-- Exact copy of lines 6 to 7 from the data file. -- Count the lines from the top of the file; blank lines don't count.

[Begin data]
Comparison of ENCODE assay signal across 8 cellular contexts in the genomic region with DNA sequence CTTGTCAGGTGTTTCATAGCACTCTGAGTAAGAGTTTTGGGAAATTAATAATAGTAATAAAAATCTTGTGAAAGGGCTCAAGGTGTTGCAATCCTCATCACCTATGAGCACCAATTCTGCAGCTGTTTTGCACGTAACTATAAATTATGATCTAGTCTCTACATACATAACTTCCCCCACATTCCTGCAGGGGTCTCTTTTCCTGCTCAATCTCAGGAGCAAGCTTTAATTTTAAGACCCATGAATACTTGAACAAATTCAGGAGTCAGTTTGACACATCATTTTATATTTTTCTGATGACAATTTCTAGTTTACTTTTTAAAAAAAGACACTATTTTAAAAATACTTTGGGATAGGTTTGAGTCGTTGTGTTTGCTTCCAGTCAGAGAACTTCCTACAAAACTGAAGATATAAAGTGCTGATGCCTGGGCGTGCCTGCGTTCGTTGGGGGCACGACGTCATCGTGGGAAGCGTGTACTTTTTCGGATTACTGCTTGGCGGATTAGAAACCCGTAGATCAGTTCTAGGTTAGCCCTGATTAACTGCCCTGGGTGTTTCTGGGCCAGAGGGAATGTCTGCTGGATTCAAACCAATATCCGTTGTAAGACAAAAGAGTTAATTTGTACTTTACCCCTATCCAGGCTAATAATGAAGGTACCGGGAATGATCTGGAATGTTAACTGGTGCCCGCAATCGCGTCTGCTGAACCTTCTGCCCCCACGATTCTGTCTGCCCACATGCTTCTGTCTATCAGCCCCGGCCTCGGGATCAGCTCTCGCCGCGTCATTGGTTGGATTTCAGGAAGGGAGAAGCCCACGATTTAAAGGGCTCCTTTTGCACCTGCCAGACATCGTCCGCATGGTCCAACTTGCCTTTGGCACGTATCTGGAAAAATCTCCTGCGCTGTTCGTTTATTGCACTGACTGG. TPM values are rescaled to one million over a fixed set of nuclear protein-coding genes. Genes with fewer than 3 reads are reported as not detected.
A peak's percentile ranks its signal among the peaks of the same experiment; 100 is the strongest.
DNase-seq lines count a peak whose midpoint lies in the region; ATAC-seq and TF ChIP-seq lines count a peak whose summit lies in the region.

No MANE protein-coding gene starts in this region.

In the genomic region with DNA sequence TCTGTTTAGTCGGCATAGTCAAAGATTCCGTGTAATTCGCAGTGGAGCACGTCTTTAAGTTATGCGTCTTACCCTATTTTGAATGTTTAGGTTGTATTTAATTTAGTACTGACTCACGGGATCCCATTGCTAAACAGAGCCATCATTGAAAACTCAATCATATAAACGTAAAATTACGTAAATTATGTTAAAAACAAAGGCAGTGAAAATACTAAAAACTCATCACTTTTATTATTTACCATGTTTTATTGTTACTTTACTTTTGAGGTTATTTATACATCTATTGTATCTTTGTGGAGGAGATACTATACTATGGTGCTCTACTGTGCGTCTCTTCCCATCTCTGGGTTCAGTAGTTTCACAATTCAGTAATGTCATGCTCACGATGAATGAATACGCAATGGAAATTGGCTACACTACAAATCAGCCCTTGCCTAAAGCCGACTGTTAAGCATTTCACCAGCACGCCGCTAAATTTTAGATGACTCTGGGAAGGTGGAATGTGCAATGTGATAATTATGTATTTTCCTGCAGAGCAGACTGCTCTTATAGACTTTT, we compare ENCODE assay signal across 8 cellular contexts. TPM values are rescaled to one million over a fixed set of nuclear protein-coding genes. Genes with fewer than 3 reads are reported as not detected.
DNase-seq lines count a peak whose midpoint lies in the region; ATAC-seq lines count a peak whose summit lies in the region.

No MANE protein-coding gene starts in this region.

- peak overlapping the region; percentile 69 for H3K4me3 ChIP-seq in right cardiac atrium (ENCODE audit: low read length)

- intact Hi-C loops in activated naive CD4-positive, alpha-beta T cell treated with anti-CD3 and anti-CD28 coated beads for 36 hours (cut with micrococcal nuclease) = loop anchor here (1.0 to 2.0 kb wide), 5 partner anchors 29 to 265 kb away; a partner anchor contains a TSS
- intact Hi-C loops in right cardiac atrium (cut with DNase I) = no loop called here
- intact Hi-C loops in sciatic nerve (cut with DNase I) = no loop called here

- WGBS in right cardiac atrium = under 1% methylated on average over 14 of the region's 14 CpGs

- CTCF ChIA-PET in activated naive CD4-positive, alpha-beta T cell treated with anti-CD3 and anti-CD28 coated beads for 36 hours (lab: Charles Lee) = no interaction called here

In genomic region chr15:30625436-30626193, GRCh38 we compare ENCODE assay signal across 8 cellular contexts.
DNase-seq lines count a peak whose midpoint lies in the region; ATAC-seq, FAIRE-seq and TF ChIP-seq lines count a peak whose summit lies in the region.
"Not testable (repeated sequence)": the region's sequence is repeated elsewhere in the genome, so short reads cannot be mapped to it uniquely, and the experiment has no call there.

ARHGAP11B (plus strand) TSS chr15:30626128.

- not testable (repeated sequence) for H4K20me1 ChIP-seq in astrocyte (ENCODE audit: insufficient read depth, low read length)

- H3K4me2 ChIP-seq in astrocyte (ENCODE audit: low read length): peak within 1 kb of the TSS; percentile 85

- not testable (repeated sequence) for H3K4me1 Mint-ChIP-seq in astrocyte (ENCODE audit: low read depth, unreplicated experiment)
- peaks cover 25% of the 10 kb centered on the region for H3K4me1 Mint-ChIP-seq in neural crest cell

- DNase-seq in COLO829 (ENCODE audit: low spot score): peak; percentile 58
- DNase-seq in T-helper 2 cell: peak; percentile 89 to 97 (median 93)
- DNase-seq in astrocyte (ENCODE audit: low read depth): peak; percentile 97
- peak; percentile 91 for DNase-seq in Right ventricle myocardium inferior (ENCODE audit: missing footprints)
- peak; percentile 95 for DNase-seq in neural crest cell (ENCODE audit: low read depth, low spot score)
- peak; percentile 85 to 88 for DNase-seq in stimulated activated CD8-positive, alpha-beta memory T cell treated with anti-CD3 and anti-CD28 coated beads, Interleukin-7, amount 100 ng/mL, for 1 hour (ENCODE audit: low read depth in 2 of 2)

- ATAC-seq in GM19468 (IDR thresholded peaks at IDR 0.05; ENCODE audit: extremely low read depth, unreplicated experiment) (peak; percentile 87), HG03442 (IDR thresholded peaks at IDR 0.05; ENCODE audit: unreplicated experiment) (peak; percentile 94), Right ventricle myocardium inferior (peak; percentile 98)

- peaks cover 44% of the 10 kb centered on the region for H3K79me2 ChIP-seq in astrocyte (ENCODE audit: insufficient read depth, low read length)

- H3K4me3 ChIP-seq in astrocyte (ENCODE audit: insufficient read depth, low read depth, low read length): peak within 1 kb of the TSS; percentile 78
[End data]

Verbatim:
DNase-seq lines count a peak whose midpoint lies in the region; ATAC-seq lines count a peak whose summit lies in the region.

No MANE protein-coding gene starts in this region.